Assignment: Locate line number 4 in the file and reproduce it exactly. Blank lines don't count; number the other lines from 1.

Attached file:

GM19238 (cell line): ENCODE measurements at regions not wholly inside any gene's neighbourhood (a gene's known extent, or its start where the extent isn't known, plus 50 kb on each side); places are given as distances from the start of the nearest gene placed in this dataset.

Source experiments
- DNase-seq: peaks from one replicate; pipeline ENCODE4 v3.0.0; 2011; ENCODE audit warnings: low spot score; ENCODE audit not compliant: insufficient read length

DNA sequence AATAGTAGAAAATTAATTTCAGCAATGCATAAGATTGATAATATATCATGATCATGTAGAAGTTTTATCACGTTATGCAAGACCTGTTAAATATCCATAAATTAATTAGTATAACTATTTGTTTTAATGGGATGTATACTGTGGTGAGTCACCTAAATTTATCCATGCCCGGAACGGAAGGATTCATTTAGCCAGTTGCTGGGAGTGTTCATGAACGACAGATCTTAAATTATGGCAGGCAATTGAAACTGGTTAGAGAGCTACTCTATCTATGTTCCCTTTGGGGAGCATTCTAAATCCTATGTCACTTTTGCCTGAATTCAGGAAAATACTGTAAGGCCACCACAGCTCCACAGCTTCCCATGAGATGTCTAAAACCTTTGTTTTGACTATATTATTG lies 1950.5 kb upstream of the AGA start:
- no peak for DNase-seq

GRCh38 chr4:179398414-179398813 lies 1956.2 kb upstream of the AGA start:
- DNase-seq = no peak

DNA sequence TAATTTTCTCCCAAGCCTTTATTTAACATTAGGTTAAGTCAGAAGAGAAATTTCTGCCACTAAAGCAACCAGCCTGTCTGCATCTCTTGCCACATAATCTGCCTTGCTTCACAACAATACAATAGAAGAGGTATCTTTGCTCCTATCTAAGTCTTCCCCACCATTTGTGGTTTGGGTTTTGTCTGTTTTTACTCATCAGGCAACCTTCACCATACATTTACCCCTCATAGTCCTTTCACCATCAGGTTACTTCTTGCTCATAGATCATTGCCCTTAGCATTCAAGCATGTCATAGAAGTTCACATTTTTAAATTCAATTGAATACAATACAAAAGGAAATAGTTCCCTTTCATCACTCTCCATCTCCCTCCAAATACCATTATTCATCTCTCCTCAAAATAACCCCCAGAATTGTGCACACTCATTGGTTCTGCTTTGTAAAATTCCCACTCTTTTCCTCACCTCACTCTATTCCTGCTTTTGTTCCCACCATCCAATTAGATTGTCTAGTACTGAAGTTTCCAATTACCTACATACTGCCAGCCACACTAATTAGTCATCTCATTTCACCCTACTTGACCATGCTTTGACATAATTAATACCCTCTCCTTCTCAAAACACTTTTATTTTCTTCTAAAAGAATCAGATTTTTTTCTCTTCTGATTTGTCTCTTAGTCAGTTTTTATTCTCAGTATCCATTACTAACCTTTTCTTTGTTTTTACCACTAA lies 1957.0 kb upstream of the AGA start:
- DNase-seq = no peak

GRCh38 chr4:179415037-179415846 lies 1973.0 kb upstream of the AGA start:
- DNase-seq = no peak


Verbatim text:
DNA sequence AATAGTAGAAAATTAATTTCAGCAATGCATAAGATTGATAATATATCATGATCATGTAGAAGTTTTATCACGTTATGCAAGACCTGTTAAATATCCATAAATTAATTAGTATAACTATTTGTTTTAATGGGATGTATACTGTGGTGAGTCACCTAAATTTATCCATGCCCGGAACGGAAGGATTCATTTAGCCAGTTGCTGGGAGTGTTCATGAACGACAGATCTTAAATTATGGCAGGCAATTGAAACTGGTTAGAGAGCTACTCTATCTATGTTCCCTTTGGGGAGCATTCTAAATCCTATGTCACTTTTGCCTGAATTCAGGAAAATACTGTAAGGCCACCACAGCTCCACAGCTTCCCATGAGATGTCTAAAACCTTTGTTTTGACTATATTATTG lies 1950.5 kb upstream of the AGA start: